Risk Management



Misunderstanding Common in Consent Discussions

Digest No4 2014 coverAnne M. Menke, RN, PhD, OMIC Risk Manager

Informed consent laws in most states require physicians to advise patients of their condition, the proposed treatment, and the risks, benefits, and alternatives of the procedure, including no treatment. The standard of what to disclose is usually what a “reasonable layperson” would want to know before agreeing to undergo surgery. The plaintiff in a lawsuit for lack of informed consent needs to prove that he would have refused to consent if the surgeon had advised him of a risk he considered “material” to his decision-making process. As the following claim shows, ophthalmologists and patients may have very different understandings of what information is needed.

It was not surprising that a patient who suffered intraoperative complications filed a lawsuit after undergoing four additional surgeries. The claims made in the lawsuit were fairly common ones for ophthalmic surgery. The plaintiff alleged that the cataract procedure was not necessary, that his physician did not obtain his informed consent, and that the intra- and postoperative complications were poorly managed. The initial defense evaluation supported the physician’s care. The prior medical records refuted the allegation of unnecessary surgery, as they chronicled slowly worsening vision that was no longer corrected by glasses or contact lenses, culminating in a referral to the defendant ophthalmologist for cataract surgery. Challenging the claim of lack of informed consent seemed similarly straightforward: the eye surgeon had documented a discussion of risks and benefits, and the plaintiff had signed a detailed, procedure-specific consent form in the physician’s office as well as a surgery center form that briefly listed risks that included blindness. Finally, expert witnesses supported the ophthalmologist’s management of the initial complication—intraoperative floppy iris syndrome, which at the time of the surgery did not even have a name yet—as well as its sequelae (rupture of the posterior capsule, iris defect, glare, and retinal detachment).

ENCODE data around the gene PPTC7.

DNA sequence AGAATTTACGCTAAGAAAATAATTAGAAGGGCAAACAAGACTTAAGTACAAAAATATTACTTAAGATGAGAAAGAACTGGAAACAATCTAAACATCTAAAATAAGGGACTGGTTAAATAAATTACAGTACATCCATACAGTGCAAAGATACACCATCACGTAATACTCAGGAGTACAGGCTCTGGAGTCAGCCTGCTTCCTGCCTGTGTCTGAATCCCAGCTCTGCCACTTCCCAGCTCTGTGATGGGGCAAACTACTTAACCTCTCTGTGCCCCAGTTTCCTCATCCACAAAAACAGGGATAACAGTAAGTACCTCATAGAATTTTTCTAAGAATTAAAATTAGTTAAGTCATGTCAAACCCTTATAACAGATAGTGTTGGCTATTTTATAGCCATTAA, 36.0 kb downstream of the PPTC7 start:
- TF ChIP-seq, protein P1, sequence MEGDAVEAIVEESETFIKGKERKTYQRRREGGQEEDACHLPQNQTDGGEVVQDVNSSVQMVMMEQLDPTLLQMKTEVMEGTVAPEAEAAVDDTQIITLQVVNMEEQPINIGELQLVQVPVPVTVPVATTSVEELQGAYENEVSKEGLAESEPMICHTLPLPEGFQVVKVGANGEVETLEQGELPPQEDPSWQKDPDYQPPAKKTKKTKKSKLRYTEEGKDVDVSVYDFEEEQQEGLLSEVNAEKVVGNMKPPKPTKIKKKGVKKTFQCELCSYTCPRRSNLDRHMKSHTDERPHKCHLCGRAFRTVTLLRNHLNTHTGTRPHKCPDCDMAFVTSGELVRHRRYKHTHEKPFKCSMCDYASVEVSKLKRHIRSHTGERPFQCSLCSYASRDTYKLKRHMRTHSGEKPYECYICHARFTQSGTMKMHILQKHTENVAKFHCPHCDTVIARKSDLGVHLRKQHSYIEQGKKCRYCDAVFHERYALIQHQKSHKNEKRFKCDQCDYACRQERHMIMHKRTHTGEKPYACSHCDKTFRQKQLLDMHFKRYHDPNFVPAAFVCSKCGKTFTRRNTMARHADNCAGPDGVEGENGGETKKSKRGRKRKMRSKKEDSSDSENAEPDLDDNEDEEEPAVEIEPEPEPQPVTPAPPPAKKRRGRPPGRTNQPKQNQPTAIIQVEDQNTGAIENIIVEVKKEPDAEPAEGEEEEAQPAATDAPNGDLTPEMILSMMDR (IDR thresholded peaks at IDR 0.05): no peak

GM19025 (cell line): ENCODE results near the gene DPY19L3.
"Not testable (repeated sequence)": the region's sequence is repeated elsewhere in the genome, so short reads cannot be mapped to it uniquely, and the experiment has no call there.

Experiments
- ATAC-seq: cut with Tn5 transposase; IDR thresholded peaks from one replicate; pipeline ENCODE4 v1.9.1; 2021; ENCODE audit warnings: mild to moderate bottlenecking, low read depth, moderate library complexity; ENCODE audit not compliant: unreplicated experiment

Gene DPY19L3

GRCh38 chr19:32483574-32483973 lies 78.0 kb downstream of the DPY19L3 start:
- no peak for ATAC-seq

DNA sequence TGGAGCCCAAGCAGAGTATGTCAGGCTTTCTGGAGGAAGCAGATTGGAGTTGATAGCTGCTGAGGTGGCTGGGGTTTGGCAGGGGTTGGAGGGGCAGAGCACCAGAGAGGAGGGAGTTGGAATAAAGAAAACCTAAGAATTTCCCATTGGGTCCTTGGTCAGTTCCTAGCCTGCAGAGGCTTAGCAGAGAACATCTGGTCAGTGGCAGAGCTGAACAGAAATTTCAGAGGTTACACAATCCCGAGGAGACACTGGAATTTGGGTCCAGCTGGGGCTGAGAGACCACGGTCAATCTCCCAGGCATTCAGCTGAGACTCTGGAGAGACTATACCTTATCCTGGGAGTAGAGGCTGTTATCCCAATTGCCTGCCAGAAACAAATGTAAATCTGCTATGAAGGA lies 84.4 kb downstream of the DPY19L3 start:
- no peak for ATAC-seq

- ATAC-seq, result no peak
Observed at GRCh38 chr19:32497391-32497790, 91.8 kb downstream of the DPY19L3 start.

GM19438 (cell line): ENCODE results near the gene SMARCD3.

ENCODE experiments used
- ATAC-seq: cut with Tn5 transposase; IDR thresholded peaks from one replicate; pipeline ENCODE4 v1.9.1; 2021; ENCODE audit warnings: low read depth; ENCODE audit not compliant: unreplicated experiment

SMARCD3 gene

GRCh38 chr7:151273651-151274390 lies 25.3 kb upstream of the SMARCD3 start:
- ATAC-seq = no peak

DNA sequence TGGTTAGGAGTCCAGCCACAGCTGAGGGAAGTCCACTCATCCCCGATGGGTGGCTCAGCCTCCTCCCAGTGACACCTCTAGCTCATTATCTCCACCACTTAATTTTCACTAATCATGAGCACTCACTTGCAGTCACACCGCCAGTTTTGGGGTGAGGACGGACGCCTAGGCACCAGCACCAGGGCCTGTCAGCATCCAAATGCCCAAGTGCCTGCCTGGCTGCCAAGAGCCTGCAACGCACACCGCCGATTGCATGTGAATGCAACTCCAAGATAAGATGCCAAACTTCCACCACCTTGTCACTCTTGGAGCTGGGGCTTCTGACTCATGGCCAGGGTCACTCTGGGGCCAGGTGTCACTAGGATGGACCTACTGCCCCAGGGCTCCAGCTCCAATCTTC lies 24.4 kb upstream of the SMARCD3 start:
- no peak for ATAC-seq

As the investigation of the suit proceeded, the lack of informed consent allegation became central, and information emerged that helps illustrate the problem some patients encounter during consent discussions. The plaintiff acknowledged in his deposition and in court that he had, indeed, read and signed the cataract consent form. Nonetheless, he insisted that the crucial piece of information that formed the basis of his decision to agree to surgery was not in the form itself. It was instead the ophthalmologist’s response to questions about the rate of complications that “there’s hardly anything we can’t fix.” The plaintiff maintained, again and again, that without such reassurance, he would not have consented to the surgery and without the surgery, he would not have suffered harm. The ophthalmologist adamantly denied making any such statement. He remembered instead that the plaintiff wanted to have a sense of the frequency of complications and that he gave him an estimate of the more common ones. The plaintiff refused to dismiss the suit and the surgeon refused to settle, so the case proceeded to a jury trial. The trial monitor felt that the key moment came when the defense attorney elicited an admission from the plaintiff that just three months before his surgery, he had served as the attorney in a lawsuit against another ophthalmologist for lack of informed consent for cataract surgery, a role that required him to have extensive knowledge of the risks of that procedure. The jury returned a defense verdict after only an hour of deliberation.

Why don’t patients understand risk information?